December 19, 2017
CAMBRIDGE, MA–When it comes to gene expression in the endosperm of seeds, gene provenance matters. In this specialized tissue, plants actively strive to keep the expression of genes inherited from the mother versus the father in balance, according to Whitehead Institute scientists.
The endosperm, the starchy part of a seed that envelopes and nourishes the developing embryo, comprises two-thirds of the calories in a typical human diet. It is the meat of a coconut and the sweet part of the corn on the cob we eat. In a paper published online December 19 in the journal Cell Reports, Whitehead Member Mary Gehring, first author and former Gehring graduate student Robert Erdmann, and colleagues reveal that the endosperm is also the site where the plant must actively orchestrate a delicate balance between expression of genes inherited from the mother and those of the father. If this critical balance errs toward one parent or the other, seeds can be too small or even abort.
Unlike most plant cells, which have two copies of the genome, cells within the endosperm have three copies: one inherited from the father, and two inherited from the mother. This ratio is established when a sperm cell in the fertilizing pollen grain fuses with the central cell associated with the egg cell in a flower’s ovule. Unlike most cells, the central cell has two nuclei, so when the sperm’s nucleus merges with the central cell, the resulting endosperm is triploid.
The 2-to-1 ratio of maternal to paternal gene expression is crucial, and deviation can have dire consequences: If maternal gene expression is too high, the seeds are too small; if paternal gene expression is too high, the seeds abort. Although plant biologists have known the importance of this ratio for seed viability, the balance was assumed to be passively maintained for the majority of genes. Previously, Gehring determined that a subset of genes expressed in the endosperm are imprinted—their expression is inherited from their parent. But what about the remaining majority of the genome?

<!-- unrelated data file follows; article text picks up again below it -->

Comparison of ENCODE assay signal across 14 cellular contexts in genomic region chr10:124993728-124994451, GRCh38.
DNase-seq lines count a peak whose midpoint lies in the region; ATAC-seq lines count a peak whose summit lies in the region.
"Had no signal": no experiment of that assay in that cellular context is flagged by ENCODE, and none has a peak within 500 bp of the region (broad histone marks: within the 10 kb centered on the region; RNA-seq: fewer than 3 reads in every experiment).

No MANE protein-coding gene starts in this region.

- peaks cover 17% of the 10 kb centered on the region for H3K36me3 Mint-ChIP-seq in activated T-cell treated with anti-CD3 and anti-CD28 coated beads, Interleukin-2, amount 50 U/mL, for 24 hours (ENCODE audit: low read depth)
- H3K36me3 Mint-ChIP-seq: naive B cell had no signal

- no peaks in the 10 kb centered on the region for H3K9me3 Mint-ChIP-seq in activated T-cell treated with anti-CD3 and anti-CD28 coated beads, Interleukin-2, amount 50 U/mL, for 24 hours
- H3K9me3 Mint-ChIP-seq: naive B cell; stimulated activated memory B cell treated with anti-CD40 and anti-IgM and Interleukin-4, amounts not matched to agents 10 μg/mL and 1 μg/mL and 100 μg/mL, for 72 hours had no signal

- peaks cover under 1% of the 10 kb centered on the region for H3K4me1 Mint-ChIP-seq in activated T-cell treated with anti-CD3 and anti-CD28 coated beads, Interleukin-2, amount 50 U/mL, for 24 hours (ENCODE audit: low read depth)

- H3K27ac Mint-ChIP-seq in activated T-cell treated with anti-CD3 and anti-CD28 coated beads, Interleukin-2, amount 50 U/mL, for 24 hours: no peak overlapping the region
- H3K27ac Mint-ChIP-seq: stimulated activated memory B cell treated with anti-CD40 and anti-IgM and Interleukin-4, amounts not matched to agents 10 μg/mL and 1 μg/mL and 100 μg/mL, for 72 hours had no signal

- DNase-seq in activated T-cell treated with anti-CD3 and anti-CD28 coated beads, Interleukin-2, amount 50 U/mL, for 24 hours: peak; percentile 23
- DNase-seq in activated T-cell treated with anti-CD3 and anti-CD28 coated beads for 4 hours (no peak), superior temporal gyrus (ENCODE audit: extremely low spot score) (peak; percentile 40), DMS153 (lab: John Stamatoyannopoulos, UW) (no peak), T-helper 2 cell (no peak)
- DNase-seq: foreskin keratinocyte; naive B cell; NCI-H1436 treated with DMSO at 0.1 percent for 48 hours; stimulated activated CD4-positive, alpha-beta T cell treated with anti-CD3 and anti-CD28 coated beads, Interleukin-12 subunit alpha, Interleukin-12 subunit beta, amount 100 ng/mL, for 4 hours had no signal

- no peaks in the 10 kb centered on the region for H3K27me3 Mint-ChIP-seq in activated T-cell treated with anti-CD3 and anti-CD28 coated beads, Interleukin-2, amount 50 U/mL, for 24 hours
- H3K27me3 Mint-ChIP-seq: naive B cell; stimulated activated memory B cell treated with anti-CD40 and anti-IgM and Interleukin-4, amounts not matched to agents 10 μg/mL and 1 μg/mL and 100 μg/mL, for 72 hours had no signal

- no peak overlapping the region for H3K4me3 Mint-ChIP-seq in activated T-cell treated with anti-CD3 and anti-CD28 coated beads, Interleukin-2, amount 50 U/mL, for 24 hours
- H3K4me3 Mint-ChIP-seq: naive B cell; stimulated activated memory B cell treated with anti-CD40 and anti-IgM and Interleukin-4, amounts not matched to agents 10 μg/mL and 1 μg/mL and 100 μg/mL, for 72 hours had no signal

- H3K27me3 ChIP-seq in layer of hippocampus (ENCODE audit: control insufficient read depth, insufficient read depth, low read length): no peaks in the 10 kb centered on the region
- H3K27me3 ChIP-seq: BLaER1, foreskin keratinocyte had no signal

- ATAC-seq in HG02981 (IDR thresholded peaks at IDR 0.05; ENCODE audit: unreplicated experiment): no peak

Now Gehring and colleagues have discovered a role for small RNAs—snippets of RNA that interfere with and can reduce gene expression—in actively maintaining this 2-to-1 balance in those genes that are not imprinted. This the first time scientists have documented small RNAs maintaining such a ratio. Using Arabadopsis thaliana and Arabadopsis lyrata plants, Gehring and her lab determined that these small RNAs tamp down the expression of maternally inherited genes. When the enzyme that creates the small RNAs is mutated, fewer small RNAs are produced, and the plant’s carefully balanced gene expression is thrown off. The resulting seeds have excessive maternal gene expression. To understand the significance of this elevated maternal gene expression, Satyaki Rajavasireddy, a postdoctoral researcher in Gehring’s lab and an author of the Cell Reports paper, turned to plants with seeds that abort because they have additional copies of paternal genes. When these plants with extra paternal DNA had their small-RNA-producing enzyme mutated, the outcome was striking: The seeds were rescued and developed to maturity.
Although the research analyzed this phenomenon in A. thaliana and A. lyrata, Gehring expects it to be a widespread manifestation of the tug-of-war between maternal and paternal genetic contributions.
“Maintaining this maternal/paternal balance is crucial for seed development, including in crop plants,” says Gehring, who is also an associate professor of biology at Massachusetts Institute of Technology. “We’ve looked at two species that are separated by 10 million years of evolution, and I anticipate we will find this mechanism in other species as well.”
This work was supported by the National Science Foundation (NSF CAREER grant 1453459).